Our Rush Warrior deck list guide goes through the ins-and-outs of this Warrior deck that has been the best way to play the class in Forged in the Barrens! This guide will teach you how to mulligan, pilot, and substitute cards for this archetype!
Introduction to Rush Warrior
Another expansion, another quick balance patch to address issues in the meta, before they become too stale. The nerfs to Secret Paladin and Deck of Lunacy has allowed Rush Warrior to become one of the strongest forces in the meta, due to the deck’s ability to fight for the board consistently. The main power of the deck is its ability to utilize Rush minions exceptionally well. Rokara and Overlord Runthak help buff your minions (in play or your hand respectively), transforming your Crabriders or tokens from Bumper Car into serious threats.
With fun combos to utilize (like Playmaker + Rokara/Overlord Runthak) and an emphasis on board control, this is the deck to try out, especially if you are tired of losing to this meta’s overlord, Paladin.
Rush Warrior Deck List
Key Cards for Rush Warrior
- Conditioning (Rank 1): Handbuffs were rarely strong because they’re slow. If you’re buffing a minion in your hand, you aren’t getting the effect immediately. However, this problem is offset by the fact that so many minions you play have Rush – you can use the extra stats for board control right after you play them. However, the card is quite bad at Rank 1, and you want to wait at least until Rank 2 before playing it.
- Crabrider: Although a mere common card, this is one of the most (if not THE most) powerful early minions in the game. Combining Windfury and 4 health points at just 2 mana is incredibly strong and when paired with Parade Leader, it dominates the board early on, allowing you to trade 2-for-1 or threaten a lot of damage to the enemy hero.
- Playmaker: An offensively-statted 3 drop, that allows you to get a copy of any Rush minions you play. Exceptionally strong with cards like Rokara and Overlord Runthak, but it really works with any Rush minion, making it a really versatile card.
- Rokara: The early-mid game star of the deck and one of the deck’s must-keep cards for mulligan. The fact that she has Rush and can take advantage of her own effect immediately is just the icing on the cake. Don’t be afraid to use her on turns 2-3 to trade into something, but be wary of what removals the enemy has for her.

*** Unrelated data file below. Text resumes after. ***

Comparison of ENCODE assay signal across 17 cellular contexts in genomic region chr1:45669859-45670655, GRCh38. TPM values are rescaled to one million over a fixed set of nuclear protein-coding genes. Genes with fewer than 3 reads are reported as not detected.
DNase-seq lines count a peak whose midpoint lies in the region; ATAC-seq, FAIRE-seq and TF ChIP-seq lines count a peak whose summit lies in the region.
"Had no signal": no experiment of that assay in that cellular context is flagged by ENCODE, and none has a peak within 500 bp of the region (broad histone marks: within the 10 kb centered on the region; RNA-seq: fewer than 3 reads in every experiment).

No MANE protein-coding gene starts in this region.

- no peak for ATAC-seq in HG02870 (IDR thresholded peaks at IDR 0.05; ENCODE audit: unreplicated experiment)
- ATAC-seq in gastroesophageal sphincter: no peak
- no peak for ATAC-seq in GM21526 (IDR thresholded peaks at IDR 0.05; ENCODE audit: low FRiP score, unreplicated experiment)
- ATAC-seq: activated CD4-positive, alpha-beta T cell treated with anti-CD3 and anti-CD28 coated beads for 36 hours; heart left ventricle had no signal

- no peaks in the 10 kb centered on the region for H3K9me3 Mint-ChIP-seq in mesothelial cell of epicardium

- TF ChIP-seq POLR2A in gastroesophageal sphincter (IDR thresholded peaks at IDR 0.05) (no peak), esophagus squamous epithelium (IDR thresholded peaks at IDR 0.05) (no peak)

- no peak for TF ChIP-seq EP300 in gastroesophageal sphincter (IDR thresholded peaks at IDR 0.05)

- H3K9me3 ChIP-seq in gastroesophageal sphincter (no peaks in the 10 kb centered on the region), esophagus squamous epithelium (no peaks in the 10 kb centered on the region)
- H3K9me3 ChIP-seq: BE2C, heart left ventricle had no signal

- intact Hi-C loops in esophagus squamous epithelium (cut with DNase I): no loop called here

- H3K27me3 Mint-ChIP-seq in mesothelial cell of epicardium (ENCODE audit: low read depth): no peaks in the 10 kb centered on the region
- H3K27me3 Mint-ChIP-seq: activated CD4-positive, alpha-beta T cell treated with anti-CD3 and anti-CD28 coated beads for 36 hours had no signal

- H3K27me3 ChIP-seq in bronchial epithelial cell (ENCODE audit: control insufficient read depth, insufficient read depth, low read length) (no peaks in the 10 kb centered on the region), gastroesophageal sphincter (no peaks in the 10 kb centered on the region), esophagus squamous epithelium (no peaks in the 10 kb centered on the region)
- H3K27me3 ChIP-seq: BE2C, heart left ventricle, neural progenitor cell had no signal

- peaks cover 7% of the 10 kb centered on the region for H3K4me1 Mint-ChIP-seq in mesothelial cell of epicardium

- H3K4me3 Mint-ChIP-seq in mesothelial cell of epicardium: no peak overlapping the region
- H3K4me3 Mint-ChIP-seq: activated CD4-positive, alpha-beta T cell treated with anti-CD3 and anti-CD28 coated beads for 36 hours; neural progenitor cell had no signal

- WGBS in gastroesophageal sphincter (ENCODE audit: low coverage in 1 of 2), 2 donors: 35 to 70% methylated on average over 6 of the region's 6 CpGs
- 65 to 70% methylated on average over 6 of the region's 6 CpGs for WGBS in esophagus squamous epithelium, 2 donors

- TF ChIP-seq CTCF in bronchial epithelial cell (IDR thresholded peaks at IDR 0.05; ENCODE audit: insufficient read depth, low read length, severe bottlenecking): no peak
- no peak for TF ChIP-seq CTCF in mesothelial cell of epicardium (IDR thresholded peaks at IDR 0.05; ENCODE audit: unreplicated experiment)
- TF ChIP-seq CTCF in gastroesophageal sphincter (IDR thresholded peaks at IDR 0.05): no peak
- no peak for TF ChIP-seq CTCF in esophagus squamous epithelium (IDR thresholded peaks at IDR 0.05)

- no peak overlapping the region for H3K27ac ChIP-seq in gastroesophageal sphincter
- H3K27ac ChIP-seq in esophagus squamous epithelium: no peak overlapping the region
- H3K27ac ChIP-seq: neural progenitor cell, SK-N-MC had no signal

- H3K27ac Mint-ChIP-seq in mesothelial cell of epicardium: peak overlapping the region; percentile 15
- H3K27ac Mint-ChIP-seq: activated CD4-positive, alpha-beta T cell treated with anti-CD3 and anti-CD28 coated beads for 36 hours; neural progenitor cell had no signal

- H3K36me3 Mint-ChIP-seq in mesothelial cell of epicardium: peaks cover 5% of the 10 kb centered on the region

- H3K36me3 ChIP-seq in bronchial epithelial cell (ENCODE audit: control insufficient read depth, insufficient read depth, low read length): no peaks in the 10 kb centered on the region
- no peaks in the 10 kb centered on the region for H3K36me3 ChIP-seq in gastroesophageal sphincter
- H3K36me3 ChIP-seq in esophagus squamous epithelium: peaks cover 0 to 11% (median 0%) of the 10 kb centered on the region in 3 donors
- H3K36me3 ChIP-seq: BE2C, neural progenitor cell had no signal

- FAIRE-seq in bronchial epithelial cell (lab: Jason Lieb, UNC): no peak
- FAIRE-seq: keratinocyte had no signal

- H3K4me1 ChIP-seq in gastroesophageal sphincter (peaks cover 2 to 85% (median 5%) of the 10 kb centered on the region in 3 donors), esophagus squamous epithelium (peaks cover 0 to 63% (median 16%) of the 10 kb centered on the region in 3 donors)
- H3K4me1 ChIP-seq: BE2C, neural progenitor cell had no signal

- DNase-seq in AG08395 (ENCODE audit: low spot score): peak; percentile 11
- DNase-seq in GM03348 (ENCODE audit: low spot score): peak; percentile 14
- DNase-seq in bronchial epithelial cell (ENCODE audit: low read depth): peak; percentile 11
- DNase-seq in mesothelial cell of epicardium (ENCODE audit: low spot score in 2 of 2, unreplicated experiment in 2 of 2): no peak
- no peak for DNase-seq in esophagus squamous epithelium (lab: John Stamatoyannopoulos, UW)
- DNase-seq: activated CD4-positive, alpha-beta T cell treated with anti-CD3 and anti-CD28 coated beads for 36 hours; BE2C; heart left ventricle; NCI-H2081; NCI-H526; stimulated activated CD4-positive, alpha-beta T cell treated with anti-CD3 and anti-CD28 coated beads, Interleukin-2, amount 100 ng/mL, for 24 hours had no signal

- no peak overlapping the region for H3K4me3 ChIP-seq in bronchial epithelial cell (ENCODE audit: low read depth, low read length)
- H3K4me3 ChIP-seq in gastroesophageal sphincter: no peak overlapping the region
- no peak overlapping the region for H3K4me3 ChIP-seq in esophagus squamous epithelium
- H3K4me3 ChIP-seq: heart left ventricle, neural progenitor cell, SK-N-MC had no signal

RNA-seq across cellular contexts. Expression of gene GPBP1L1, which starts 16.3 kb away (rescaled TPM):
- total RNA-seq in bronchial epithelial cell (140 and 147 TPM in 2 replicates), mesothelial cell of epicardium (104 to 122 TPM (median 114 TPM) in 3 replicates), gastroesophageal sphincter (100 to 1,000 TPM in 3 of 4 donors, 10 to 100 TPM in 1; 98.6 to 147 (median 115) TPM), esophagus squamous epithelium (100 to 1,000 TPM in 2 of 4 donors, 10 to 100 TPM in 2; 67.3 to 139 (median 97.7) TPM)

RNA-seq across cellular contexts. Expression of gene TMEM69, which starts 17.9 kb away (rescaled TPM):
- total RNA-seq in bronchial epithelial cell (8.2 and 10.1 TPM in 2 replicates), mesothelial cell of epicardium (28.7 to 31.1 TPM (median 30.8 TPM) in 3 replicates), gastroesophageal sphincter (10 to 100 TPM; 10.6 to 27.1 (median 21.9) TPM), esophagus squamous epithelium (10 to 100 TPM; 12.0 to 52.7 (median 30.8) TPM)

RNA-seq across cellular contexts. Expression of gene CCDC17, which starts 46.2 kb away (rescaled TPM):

- Blademaster Samuro: This is the deck’s board clear. Always hold on to a Parade Leader for him or try to handbuff him, especially against board-centric decks. Be careful! He needs to survive the trade for his effect to activate. Takes a little getting used to use him correctly, but he just wins you the game against decks like Token Druid.
- Ringmaster Whatley: The main card draw engine for the deck. He is almost guaranteed to draw you 3 cards before the half-point of the deck, just because of the different tribes of minions the deck includes.
- Overlord Runthak: Really straightforward card. Low attack, but he buffs minions in your hand by +1/+1 when he attacks. Good against midrange and control decks, especially when paired with Playmaker to double the effect.
- Troublemaker: One of the two late-game threats the deck runs. Against faster decks, it can make some immediate trades, and against slower decks, it can deal 6 damage right away + there’s a high chance that something sticks.
- Alexstrasza the Life-Binder: The deck’s finisher. The new version of Alexstrasza can damage the enemy hero for 8, so you should be aiming to have the enemy hero around that hp on turn 9 to use her. Don’t forget that she can also target minions, so you can get rid of big, annoying taunts in your way. She can even be used to heal you up, in case the situation calls for it.
Rush Warrior Mulligan Guide
Your goal is to get on the board as fast as possible and stay there until you can finish off your opponent. These are the cards you should be looking to have in your opening hand:
- Imprisoned Gan'arg: Extremely powerful when played on turn 1. This sets you up to have a 3/2 weapon and a 2/2 body for turn 3, which you can use to protect your other, more important (and powerful), minions. As a Warrior, your health is a resource and you can use it to snowball an early lead on the board.
- Rokara: Another extremely powerful early card. If you have her in the opening hand, along with a copy of Athletic Studies, you can cast that on turn 1 (assuming you don’t have Imprisoned Gan'arg) and drop her on turn 2 (preferably to trade into something smaller). If she lives, she makes the rest of your board snowball like crazy.
- Crabrider: Such a powerful early-game minion. Most of the times you can drop it on the board on curve, since its 4 health points make it almost impossible to remove that early. And if he gets damaged, Shield of Honor means it can push ridiculous amounts of damage to the face.
- Parade Leader: Standard body for a 2-drop at 2/3, but the threat of its effect being applied to cards like Crabrider makes it a must-remove for the opponent. Remember, it’s always a good idea to hold on to one of those for Blademaster Samuro against board-centric decks.
Rush Warrior Playstyle & Tips